More About FACs
A Shau Valley
A Shau SF Camp
Hué Cit Airfield
Battle of Hué (Tet 1968)
Close Air Support
Rules of Engagement
Battle at Hua Cu
Trail Dust Mission
Hammer 51 Rescue
Search for Jolly 23
Search Area Map
Link to Past
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The photo above gives a close look at the O-2A and the equipment some FACs flew with during this period.
I am wearing the standard Air Force mesh survival vest with pockets for a first aid kit, flares and (most important!) an emergency radio and extra battery.
I preferred the Army-issue jungle fatigues over the USAF cotton flying suit (NOMEX was not around then).
The fatigues were made of a blended rip-stop material and were very comfortable.
They also had lots of well-designed pockets. Most important, they made you look like a grunt.
FACs drew special attention from the VC, and we did not want to make their targeting job any easier as we moved about on the ground.
Most of us believed in the basic jungle survival rule of blending in with the crowd.
Most of my detachment wore an issue
flak vest (Kevlar body armor) when outside our compound and while flying.
Many FACs also sat on a spare vest in the airplane to provide additional protection from below.
In flight, we wore the then-new AFH-1 flight helmet.
This helmet was heavier than the previous aircrew protective helmet, but it offered a higher degree of protection against small arms and fragments.
|AFH-1 Flight Helmet|
Most FACs carried an
M-16 rifle. This was for personal protection while on the ground or in the event of an emergency landing.
Some also used it for fire support against ground targets, but the accuracy of this was questionable.
This tactic may have worked in the O-1, but the small window opening on the pilot's side of the O-2 limited its effectiveness.
You also had to be careful that the ejecting brass did not break any of the glass instrument faces!
All in all, this was not a good idea.
There were racks for two M-16s on the cockpit walls behind the pilot, and the Dash One (pilot's manual) listed these weapons as the defensive armament for the aircraft.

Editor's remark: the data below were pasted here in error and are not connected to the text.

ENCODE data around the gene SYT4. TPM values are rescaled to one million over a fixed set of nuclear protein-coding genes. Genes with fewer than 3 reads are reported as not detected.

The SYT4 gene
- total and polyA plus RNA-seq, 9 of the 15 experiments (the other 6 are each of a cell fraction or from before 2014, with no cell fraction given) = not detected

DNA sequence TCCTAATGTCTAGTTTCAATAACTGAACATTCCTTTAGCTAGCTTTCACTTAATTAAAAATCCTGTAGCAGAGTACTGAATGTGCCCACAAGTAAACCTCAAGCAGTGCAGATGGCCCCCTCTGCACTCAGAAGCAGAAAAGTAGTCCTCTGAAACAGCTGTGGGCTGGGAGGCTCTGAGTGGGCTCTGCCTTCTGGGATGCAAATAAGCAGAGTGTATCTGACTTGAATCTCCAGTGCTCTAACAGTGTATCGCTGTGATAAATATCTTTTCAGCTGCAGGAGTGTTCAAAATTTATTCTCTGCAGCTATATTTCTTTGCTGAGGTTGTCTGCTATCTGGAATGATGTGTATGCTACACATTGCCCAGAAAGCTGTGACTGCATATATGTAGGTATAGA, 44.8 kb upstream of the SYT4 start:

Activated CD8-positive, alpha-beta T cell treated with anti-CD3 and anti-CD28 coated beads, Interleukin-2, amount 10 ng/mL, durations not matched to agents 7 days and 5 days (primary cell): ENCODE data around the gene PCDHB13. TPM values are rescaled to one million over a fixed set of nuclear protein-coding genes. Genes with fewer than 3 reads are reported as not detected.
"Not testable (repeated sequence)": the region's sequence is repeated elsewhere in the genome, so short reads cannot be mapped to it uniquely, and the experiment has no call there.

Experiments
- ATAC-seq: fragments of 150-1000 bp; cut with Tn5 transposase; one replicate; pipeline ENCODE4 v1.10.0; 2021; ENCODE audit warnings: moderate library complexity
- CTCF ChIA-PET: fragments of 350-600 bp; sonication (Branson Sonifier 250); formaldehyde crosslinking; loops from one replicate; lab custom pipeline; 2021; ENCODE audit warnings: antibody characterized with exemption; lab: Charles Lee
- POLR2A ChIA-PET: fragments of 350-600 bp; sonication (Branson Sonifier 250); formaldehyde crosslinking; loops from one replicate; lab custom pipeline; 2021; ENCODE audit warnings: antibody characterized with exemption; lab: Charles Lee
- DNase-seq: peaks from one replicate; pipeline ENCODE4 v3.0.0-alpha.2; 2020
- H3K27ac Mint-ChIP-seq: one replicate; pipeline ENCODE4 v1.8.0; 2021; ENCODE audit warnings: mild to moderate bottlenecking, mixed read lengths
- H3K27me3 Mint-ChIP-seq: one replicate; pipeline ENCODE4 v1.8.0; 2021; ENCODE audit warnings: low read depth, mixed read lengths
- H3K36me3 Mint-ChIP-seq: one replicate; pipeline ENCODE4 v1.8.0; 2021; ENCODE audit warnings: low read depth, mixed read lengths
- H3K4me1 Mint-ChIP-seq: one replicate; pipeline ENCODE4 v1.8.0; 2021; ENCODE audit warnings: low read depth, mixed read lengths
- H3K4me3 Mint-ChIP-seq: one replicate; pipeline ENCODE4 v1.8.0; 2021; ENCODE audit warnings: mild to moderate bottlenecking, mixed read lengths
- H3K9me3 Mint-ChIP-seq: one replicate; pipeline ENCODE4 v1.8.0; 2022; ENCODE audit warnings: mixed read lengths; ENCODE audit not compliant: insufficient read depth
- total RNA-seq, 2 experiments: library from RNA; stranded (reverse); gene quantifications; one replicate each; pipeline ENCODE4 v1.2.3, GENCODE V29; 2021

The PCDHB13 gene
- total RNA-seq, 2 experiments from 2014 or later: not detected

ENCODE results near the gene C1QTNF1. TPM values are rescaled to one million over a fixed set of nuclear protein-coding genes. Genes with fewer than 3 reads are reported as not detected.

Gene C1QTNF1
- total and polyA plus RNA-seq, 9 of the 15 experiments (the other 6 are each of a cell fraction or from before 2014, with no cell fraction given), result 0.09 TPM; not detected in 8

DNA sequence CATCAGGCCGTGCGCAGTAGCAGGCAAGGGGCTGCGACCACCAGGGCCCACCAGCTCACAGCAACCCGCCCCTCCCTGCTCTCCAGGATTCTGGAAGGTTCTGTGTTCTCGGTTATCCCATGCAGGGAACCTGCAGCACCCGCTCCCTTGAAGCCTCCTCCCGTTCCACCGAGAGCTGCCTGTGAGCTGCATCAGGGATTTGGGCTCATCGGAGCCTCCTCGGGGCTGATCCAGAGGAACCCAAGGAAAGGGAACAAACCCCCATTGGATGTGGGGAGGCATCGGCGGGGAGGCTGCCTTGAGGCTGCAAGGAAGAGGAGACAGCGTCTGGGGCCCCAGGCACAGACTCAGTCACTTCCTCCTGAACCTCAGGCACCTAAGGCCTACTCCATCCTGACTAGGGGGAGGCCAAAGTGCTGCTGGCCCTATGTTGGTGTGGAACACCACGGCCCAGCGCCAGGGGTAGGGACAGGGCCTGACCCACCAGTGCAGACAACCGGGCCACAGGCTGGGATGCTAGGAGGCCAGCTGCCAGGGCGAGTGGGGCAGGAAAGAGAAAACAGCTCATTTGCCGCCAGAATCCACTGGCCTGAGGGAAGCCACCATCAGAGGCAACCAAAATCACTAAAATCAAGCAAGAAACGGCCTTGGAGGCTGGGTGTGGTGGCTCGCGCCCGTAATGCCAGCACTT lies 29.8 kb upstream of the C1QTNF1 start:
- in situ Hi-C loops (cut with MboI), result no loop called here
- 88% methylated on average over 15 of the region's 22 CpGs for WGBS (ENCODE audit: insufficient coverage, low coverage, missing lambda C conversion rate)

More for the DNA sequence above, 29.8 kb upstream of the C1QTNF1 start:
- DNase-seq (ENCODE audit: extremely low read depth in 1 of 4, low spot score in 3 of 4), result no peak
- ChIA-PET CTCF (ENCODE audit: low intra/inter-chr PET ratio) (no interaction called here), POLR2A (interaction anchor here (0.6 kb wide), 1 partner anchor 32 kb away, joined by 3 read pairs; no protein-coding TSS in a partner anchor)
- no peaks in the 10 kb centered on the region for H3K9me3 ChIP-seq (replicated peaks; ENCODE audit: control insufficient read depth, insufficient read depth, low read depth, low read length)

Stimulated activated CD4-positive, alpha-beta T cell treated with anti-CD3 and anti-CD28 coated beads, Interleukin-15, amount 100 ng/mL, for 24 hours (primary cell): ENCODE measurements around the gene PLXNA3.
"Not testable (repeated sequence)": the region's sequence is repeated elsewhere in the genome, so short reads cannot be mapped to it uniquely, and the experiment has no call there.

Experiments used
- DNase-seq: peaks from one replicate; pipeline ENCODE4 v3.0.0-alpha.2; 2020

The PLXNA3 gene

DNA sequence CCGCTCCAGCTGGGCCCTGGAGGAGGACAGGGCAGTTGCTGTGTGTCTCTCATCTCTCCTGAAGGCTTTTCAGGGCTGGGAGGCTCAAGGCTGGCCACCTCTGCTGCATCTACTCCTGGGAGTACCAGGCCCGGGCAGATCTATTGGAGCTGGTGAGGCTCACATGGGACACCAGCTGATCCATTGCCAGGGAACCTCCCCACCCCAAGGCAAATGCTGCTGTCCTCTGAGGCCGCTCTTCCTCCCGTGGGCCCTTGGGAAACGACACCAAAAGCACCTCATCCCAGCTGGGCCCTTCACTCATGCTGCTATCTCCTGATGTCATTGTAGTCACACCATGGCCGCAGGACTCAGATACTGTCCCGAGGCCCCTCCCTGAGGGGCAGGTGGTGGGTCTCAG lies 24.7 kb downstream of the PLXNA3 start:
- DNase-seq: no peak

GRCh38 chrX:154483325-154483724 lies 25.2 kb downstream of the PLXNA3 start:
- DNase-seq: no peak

I carried a special version of the M-16 officially known as the
XM177E2 (now the M-4) carbine but usually referred to by its civilian name, the
CAR-15. This version featured a telescoping stock and short barrel that made it easy to handle inside a cramped cockpit.
One drawback is that it was a hot item for individuals looking for something different, so you had to keep an eye on it all the time -- not a bad idea for any weapon.
I also carried a .38 caliber Smith & Wesson Combat Masterpiece six-shot revolver, the standard Air Force aircrew sidearm.
Most in-country FACs did not wear parachutes.
At the low altitudes at which we operated, there would have been little opportunity to use one.
Most of us felt that our odds were better taking our chances to put the airplane down on a road or in a field, an option not available to pilots of jet aircraft.
Also, the position of the exit door on the O-2 across the cockpit made it cumbersome to leave the aircraft even on the ground.
Add the presence of the rear propeller in the bailout trajectory, and you can see why most of us had decided to stay with the bird.
Since my experience prior to the FAC assignment had been in tactical transports (C-130s), I was assigned to support Free World forces.
My administrative unit was the 20th Tactical Air Support Squadron (20th TASS) in Da Nang, but I was attached to Military Assistance Command, Vietnam (MACV) Advisory Team 3 that supported the 1st ARVN division headquartered in Hué.
Our area of operations was in the northern two provinces of South Vietnam (northern I Corp) and ran from just north of Da Nang to the DMZ (demilitarized zone) separating North and South Vietnam.
FAC Missions Area of Operations
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